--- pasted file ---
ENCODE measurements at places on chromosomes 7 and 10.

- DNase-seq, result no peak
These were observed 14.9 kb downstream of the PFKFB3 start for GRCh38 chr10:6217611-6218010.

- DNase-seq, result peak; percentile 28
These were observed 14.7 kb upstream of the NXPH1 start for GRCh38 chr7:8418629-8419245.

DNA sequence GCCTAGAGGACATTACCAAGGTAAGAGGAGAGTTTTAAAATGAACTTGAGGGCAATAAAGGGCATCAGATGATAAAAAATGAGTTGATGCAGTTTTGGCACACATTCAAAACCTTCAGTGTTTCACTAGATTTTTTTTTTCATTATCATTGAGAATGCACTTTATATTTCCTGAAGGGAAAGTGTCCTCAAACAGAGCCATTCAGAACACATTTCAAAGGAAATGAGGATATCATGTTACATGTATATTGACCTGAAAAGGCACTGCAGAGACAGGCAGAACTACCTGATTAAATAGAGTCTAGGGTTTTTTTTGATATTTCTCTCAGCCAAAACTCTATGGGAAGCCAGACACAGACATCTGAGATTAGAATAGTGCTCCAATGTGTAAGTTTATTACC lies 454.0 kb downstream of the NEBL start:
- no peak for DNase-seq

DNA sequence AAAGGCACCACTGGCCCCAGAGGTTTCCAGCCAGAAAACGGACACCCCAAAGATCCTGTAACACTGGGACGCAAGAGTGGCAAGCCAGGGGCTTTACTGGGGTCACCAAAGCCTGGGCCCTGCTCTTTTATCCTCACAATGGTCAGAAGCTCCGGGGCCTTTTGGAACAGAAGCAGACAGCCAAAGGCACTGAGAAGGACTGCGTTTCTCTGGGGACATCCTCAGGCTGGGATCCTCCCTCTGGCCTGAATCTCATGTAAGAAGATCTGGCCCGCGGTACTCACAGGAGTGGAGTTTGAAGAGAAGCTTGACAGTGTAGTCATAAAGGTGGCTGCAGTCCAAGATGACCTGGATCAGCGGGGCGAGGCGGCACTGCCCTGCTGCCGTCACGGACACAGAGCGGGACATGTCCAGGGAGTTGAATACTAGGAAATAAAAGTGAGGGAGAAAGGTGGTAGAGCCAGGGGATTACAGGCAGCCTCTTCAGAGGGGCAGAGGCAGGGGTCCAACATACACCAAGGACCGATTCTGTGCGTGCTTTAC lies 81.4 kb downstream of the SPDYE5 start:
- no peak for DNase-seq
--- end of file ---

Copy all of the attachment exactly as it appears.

ENCODE measurements at places on chromosomes 7 and 10.

- DNase-seq, result no peak
These were observed 14.9 kb downstream of the PFKFB3 start for GRCh38 chr10:6217611-6218010.

- DNase-seq, result peak; percentile 28
These were observed 14.7 kb upstream of the NXPH1 start for GRCh38 chr7:8418629-8419245.

DNA sequence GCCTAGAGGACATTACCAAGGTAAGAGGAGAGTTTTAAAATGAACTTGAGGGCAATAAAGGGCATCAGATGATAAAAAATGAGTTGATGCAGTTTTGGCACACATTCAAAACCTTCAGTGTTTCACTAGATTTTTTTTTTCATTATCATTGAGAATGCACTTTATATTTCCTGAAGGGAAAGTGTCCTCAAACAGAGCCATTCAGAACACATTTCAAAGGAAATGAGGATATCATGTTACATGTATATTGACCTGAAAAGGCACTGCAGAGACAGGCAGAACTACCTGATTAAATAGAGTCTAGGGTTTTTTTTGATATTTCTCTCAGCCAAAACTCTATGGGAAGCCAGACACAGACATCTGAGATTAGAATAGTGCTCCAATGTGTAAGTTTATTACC lies 454.0 kb downstream of the NEBL start:
- no peak for DNase-seq

DNA sequence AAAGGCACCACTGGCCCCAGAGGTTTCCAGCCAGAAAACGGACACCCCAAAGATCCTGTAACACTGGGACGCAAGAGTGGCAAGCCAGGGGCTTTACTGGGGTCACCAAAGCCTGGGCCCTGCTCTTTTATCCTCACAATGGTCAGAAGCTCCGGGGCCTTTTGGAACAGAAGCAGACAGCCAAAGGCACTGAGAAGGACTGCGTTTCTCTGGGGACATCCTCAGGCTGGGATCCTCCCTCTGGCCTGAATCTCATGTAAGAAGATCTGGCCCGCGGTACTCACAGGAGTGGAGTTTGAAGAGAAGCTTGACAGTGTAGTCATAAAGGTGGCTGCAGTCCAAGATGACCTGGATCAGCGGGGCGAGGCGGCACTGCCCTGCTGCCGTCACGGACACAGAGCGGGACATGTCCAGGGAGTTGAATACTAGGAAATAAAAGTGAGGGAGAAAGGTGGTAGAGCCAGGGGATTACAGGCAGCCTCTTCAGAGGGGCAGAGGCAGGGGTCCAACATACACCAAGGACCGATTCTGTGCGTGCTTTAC lies 81.4 kb downstream of the SPDYE5 start:
- no peak for DNase-seq